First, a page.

Sometimes your little angels will be drawn into fights with the other, less civilised, children. To stop a bleeding nose, grind a little goat’s blood down to dust and apply to each nostril.

Heartache. It happens to us all. When your child suffers their first heartbreak, boil a little ribwort in milk and have the poor dear drink it for nine mornings in a row.

The Wounded Man, Fasciculus Medicinae, Venice, 1491

Cuts and scrapes– they appear daily, without warning, usually accompanied by tales of daring and bravado from the sufferer. Just rub some warm dung from a calf or old ox on the injury and your child will be on his or her way.

Every parent’s worst nightmare, dreaming of apparitions is a real risk. If this happens to your child, draw a mountain goat’s brain through a golden ring and give it to your child to swallow. Once again, some reticence is to be expected.


It’s not only children who get injured or possessed! Adults are often stricken too, especially the clumsier of your servants or those born with a disposition toward ungainliness, like Lord Marlborough, who still denies falling off his horse during the king’s progress, poor dear. Here are treatments for familiar accidents and illnesses, many tried by my own family.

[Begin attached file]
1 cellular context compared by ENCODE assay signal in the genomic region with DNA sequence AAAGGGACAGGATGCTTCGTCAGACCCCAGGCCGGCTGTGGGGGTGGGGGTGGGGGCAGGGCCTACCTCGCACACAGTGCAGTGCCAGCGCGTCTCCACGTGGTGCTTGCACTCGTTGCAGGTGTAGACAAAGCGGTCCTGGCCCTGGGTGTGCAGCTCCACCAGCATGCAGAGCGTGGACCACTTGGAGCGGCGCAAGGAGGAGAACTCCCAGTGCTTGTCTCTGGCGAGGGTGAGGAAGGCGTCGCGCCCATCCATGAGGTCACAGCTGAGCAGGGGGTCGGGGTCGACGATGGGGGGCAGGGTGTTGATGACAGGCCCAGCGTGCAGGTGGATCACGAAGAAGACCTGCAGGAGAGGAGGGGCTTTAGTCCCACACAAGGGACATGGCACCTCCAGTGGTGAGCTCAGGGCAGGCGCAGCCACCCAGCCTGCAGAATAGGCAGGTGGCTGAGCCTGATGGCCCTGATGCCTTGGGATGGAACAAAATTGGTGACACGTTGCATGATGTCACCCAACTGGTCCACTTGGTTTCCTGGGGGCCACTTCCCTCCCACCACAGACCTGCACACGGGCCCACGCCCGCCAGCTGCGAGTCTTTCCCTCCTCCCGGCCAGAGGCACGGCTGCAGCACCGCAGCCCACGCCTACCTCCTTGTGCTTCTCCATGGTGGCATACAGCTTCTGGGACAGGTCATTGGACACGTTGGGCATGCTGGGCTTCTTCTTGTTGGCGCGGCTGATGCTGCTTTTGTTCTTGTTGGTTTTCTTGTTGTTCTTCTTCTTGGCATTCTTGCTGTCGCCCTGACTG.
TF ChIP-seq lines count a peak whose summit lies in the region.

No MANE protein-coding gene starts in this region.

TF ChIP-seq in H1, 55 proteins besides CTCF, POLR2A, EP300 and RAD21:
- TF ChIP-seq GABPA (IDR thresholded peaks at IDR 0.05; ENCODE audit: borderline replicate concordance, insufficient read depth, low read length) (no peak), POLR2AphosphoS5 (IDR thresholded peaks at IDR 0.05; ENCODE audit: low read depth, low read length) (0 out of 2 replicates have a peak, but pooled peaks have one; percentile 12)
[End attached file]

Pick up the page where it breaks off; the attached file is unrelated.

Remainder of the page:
Quinta Essentia, L Thurneisser

Unbalanced humours
It happens to all of us, and there is nothing to be ashamed of.
– try drinking a little goat’s blood to set everything to rights.

Boils and Sores
Bothersome boils and stubborn sores are a fact of life. No matter the caution, you and your family will have sores at some point.
– drinking a little bull dung in hot water is a solid preparatory step.
– mix some earthworms, pigeon’s dung, swine grease, and sour bread together and smear the paste on the sore. This salve is very effective for those times young men and women suffer from those socially embarrassing facial eruptions!

Dance of Death, Nuremberg Chronicle, 1493

It seems everywhere you turn these days, the plague is there, interfering with your life. But you need not let it! Here are some tips that will keep you safe and allow you to get on with your day.
– serve rustic meals with no strong odours, as these will aggravate what may only be a mild case of the plague. Be sure to include mustard, mint sauce, and horseradish, as well as arsenic and mercury, this season’s most recommended plague-chasing ingredients.